"Great teachers change lives"
Photo: Ellis Parrinder
A couple of weeks ago, the Prime Minister launched a competition for people to tell the story of their favourite teacher.
My only problem was picking just one: I was a pretty odd and nerdy child, and the self esteem I got from the teachers who took an interest in me changed my life.
One of the things that all of my favourite teachers had in common was that they had high expectations of their students, and they well and truly went beyond the call of duty.
They were at their desks before school, after school, during holidays – for no other reason than a deep love of their job. They took on professional development opportunities that helped their students – like doing HSC marking or participating in curriculum development.
They treated us as intelligent young adults, opened our eyes to the world outside of our families and our school, and to our potential and how we could make a difference. They had faith in our ability to achieve whatever we set our minds to. I came from a home where my oldest brother was the first of anyone in our family to ever go to university. My parents were very supportive, but couldn’t really give me a lot of advice about what to study or career options. Having the teachers I admired to talk to made me think of possibilities for my life that I never would have considered otherwise.
Most of my teachers were feminists. I am so grateful for the belief they gave me that “girls can do anything” as the old sticker said. Most of my teachers were compassionate and showed me by lived example what kindness meant.
I had great primary school teachers. Mrs Volk taught me to look around me at the great big, interesting world we are part of. Miss Deards gave me whatever sense of humour I have. (Blame her!)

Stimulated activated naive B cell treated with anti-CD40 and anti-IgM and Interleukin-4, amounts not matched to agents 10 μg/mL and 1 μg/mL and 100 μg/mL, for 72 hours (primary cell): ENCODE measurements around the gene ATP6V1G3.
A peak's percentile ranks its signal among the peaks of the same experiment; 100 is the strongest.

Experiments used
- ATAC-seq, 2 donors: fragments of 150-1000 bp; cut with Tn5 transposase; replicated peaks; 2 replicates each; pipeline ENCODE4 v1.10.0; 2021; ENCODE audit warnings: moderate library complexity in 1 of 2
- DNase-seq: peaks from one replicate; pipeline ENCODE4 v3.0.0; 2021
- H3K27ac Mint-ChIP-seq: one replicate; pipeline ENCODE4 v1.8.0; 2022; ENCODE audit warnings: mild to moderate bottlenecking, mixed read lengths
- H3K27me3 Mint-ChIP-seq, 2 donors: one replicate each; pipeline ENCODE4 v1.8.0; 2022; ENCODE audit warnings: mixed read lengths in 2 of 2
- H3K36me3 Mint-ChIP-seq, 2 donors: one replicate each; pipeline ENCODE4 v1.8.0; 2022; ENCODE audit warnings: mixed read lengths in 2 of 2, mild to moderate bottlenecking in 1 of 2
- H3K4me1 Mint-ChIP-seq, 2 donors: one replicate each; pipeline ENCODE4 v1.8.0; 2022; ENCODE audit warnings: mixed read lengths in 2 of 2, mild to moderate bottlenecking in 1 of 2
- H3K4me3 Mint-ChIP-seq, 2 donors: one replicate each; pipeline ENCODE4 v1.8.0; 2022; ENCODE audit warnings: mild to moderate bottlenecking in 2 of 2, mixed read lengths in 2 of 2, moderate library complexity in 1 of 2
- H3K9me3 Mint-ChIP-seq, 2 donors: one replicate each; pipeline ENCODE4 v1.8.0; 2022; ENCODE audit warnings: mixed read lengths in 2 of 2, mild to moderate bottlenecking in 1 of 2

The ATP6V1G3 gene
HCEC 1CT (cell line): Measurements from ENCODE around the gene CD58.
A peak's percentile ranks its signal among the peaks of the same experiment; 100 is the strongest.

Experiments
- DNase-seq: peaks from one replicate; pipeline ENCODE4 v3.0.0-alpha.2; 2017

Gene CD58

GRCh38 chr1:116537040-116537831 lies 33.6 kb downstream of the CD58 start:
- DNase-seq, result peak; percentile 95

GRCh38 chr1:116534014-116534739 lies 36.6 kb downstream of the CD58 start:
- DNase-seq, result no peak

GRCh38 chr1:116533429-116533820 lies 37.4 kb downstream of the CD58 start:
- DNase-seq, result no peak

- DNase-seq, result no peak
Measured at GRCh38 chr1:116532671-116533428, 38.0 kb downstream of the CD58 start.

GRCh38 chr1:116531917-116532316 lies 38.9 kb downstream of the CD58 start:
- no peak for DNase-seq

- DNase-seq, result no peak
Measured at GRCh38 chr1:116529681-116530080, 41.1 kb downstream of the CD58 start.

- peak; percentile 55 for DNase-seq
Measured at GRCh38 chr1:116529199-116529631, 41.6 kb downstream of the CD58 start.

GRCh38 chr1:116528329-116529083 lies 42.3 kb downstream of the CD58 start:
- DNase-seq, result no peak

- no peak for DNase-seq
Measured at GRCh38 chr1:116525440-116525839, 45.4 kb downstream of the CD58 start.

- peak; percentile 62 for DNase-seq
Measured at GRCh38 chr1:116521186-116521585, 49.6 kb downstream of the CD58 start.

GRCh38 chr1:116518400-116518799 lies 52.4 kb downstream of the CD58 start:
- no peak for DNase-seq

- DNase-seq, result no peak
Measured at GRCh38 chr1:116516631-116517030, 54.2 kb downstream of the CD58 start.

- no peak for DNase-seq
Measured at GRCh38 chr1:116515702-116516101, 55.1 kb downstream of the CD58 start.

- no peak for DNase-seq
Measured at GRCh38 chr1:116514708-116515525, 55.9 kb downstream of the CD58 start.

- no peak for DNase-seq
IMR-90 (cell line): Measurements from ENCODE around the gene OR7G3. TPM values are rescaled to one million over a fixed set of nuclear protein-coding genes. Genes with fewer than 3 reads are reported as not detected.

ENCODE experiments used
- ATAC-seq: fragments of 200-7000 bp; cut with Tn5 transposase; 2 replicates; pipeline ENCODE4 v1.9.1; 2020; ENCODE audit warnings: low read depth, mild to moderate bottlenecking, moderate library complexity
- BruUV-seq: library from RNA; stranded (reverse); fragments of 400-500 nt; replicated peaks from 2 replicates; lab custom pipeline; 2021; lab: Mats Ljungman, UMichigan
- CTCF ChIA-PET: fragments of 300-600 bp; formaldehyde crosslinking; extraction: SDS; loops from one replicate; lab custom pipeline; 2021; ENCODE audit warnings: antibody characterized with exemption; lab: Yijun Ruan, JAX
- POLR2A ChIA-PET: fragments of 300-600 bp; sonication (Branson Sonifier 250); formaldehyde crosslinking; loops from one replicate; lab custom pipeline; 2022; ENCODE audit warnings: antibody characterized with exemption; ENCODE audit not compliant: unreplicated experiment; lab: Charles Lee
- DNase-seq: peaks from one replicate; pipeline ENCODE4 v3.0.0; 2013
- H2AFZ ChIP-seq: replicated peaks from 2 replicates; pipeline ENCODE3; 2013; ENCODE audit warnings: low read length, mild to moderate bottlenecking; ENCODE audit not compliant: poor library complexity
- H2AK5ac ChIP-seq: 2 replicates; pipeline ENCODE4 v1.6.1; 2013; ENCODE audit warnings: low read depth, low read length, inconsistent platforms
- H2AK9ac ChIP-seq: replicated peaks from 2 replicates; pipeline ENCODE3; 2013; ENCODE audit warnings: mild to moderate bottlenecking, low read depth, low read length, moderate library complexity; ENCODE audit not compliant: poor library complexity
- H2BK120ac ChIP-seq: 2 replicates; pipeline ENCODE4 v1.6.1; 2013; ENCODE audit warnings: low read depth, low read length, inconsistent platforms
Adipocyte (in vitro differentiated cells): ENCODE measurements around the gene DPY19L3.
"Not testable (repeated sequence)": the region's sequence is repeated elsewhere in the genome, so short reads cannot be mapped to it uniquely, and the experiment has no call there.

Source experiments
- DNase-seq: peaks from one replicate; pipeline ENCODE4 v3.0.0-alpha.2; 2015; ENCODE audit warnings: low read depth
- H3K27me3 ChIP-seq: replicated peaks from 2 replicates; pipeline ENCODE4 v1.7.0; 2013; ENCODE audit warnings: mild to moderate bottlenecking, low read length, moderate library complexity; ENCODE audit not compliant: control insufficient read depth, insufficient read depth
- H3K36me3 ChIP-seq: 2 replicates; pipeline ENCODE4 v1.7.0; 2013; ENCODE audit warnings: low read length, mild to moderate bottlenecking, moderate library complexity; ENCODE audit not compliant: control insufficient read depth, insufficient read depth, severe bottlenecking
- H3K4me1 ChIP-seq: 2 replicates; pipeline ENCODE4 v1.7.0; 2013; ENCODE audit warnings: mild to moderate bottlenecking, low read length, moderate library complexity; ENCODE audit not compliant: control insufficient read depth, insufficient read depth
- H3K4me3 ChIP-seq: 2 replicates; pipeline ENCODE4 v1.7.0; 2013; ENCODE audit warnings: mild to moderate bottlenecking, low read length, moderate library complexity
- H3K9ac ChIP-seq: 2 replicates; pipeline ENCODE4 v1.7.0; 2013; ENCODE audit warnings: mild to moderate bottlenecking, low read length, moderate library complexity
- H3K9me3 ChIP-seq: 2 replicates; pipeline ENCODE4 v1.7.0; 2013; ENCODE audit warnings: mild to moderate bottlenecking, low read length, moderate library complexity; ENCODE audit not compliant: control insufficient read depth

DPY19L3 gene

In high school I had fantastic history teachers. I learnt about great women in history, like Aspasia of Milesia, who was Pericles’ wife and influenced Athenian politics and society, or Hatshepsut, who was Egypt’s most important female pharaoh. These are women I know because of Cheryl Wotherspoon, my incredible ancient history teacher.
My English teachers were also amazing – Bronwyn Haddock taught me to read Shakespeare and poetry. I still love Gerard Manly Hopkins because of the way I was taught his poetry for the HSC. Jane Austen is my all-time favourite author, and it was Alison Cobbin who first had me read Pride and Prejudice. Because she taught it so well, it never for a single moment seemed difficult, or a chore. She opened my eyes to the humour and historical context in which the novels were written, and the way Jane Austen’s life influenced what she wrote.
Probably my all-time favourite teacher would be my art teacher, Diana Lewis. It would not be an exaggeration to say that Diana changed the way that I look at the world.
She was very strict and placed enormous expectations on her students. When I was painting or drawing, I would often think that I had finished and was quite pleased with my work. Diana would come past and say, “that’s a good start,” and then offer ideas about how to make improvements. Then, when the work really was finished, the sense of pride I felt was so much greater than if I’d just left it in the first place. She got me to achieve things in art that I never thought I was capable of.
Because she taught me art history, when I go to a gallery or a museum today, I understand what I’m looking. I get pleasure from what I see now because of what she taught me as a 16 year old.
On weekends, Diana and her husband, Paul, would hire a minibus and drive senior students to Canberra to see exhibitions at the National Gallery. When we had finished our major works, they would spend whole weekends helping us mount them, making sure every single piece was beautifully presented when it was sent away for marking. Diana would buy her own supplies for the classroom because she felt the standard-issue Department of Education paints and brushes weren’t good enough for us.
Great teachers change lives. They plant a seed in each young person that they touch. You can never tell what that seed will grow into.
Tanya Plibersek is the Member for Sydney, Minister for Health.
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To enter the competition and tell the world about your favourite teacher, go to Julia Gillard's Facebook page.